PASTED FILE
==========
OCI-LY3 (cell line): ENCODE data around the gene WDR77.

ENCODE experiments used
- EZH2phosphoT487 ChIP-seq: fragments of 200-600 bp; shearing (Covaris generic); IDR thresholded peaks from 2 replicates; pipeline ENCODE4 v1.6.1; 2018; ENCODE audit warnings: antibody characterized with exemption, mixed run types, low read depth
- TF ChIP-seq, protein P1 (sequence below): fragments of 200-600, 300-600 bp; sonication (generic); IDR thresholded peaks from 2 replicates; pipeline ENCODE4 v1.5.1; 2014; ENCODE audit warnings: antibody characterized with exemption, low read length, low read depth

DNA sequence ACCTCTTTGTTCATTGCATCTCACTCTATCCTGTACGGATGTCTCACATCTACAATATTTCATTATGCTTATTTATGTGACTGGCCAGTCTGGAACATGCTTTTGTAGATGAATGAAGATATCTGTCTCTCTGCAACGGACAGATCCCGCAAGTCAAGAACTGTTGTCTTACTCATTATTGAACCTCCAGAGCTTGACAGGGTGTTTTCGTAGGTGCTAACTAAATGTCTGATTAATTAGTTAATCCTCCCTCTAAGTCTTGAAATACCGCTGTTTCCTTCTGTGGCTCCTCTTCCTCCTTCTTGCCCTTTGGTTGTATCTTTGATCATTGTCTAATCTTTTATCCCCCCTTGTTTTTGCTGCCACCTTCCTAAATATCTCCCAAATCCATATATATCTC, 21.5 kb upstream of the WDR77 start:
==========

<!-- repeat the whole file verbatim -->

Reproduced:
OCI-LY3 (cell line): ENCODE data around the gene WDR77.

ENCODE experiments used
- EZH2phosphoT487 ChIP-seq: fragments of 200-600 bp; shearing (Covaris generic); IDR thresholded peaks from 2 replicates; pipeline ENCODE4 v1.6.1; 2018; ENCODE audit warnings: antibody characterized with exemption, mixed run types, low read depth
- TF ChIP-seq, protein P1 (sequence below): fragments of 200-600, 300-600 bp; sonication (generic); IDR thresholded peaks from 2 replicates; pipeline ENCODE4 v1.5.1; 2014; ENCODE audit warnings: antibody characterized with exemption, low read length, low read depth

DNA sequence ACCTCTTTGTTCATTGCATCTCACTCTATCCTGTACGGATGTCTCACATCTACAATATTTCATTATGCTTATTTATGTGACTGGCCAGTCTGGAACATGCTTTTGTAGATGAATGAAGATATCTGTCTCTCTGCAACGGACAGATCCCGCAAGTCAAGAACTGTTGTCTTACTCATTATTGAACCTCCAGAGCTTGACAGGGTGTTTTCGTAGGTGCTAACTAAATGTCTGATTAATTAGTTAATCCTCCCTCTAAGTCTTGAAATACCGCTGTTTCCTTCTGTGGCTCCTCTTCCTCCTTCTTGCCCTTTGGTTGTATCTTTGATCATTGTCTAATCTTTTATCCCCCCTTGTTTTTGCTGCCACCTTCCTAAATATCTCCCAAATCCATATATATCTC, 21.5 kb upstream of the WDR77 start: